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Hind Al Soulia - Riyadh - Special Representative of the United Nations Secretary General for Iraq Jeanine Hennis-Plasschaert has a message for Iraq’s young peaceful protesters: "Your voice is being heard”.
Young Iraqis must not lose hope, she said, as she urged all sides to draft a political agreement that can stabilise the country.
Speaking exclusively to The National in Davos last week at the World Economic Forum annual meeting, Ms Hennis-Plasschaert said she is preparing a road map for Iraq that she will present next month.
“They believe in their country,” she said of the young protesters on the streets of Baghdad and southern Iraq. “Do not lose hope; there are many people with you, ready to support you. And if it comes to your demands – a country free from corruption, criminal elements and foreign interference – it is well understood by many.”
Every crisis can be a stepping-stone to build something new
Ms Hennis-Plasschaert said she is fully aware of the dangers and difficulties facing the protesters, of whom more than 650 have been killed and more than 24,000 wounded since early October.
“The accumulated frustration of the past 17 years is very obvious”, she said. “I understand that people, standing up for their rights and things such as better public services, that they are frustrated because they feel their voices are not being heard. But their voices are being heard”.
She has visited Baghdad’s Tahrir Square, the epicentre of the four-month uprising, and hospitals where the wounded are being treated and understands the reality of what the youth are facing.
"'Do not lose hope’ is easily said, I know how difficult it is out there. Iraq is a state with so much potential and they know it. That is why they are on the streets, they know what Iraq has to offer, not only its people but the world,” she said.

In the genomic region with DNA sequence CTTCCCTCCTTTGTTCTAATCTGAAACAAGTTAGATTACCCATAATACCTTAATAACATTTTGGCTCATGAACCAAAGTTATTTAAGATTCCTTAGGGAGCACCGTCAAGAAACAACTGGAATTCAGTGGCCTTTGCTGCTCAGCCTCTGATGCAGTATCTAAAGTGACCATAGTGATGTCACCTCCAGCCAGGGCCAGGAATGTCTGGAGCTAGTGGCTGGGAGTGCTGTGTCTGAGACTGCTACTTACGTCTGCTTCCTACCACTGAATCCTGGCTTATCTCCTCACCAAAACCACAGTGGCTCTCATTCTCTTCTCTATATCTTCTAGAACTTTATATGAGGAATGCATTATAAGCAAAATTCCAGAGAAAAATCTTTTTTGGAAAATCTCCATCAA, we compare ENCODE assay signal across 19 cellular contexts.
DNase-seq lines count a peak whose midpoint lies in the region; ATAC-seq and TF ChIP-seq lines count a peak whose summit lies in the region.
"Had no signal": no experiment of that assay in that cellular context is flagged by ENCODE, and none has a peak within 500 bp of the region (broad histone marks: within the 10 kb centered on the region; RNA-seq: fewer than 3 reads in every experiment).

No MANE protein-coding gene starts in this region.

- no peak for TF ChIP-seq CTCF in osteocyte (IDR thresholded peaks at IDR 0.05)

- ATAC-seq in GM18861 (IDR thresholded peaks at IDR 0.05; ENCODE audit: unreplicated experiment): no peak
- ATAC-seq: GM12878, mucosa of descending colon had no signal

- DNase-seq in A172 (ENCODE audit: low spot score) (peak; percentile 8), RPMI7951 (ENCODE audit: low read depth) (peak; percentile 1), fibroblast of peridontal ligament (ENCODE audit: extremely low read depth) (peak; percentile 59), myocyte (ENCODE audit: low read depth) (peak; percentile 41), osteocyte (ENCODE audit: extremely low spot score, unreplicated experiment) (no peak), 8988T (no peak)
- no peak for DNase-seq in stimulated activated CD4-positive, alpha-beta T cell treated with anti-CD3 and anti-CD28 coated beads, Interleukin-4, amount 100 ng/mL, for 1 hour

However, Ms Hennis-Plasschaert is also hopeful that the monumental challenges facing Iraq can lead to positive change. "Every crisis can be a stepping-stone to build something new, but it is high time we see decisiveness because the people on the streets are paying an unimaginable price for their voices to be heard. The many deaths and injured, it cannot be in vain."
One issue that both angers and worries Iraqis is identifying who is behind the killing and targeting of protesters and Ms Hennis-Plasschaert is careful not to point fingers.
While on-the-ground reporting suggests militias with political ties are behind some killings, the government simply refers to them as "unlawful elements". Security services are also blamed for much of the bloodshed.
On culpability, she says: "Officially we don’t know. An investigation was initiated and the outcome did not tell us much. Further investigation will take place but without full justice and accountability it will be very difficult to convince the Iraqi people that the authorities and political leaders are sincerely willing to engage in substantial reform."
While some Iraqis are angry that the UN does not speak more openly about the militias on the streets, and does not name their backers, Ms Hennis-Plasschaert said the international organisation must be careful to maintain its "impartial position" in order to operate in any country.
"Many people know perfectly well what is going on. There are unarmed groups operating in Iraq outside state control. That is no news, that has been happening for a long time and it is extremely important to address that."
I don’t have weapons. The only weapon I have is my voice.
Ms Hennis-Plasschaert responded to criticism from some that she should be taking a more firm stance or applying pressure on the militias.
"I don’t have weapons. The only weapon I have is my voice. I cannot send in troops and this is not what we should opt for. At the end of the day, the peaceful protests are all about ‘we want our country, a sovereign country, a country with better economic and social prospects’.
"The UN provides technical advice and humanitarian assistance but we also use our voice on human rights violations, trying to convey what is happening in the most useful possible way."
She said that a solution requires serious reforms.
"If you want to address the problems in Iraq now, you need electoral reform, political reform, you need to build an environment that is conducive to growth and jobs," she said.
But before that can happen, "You need to disarm and demobilise armed groups. How are you able to exercise your sovereignty if you have outlaws operating, launching rockets on a daily basis? That is unacceptable."
You feel it. You see it. It is in the air. It is so clear that they have a point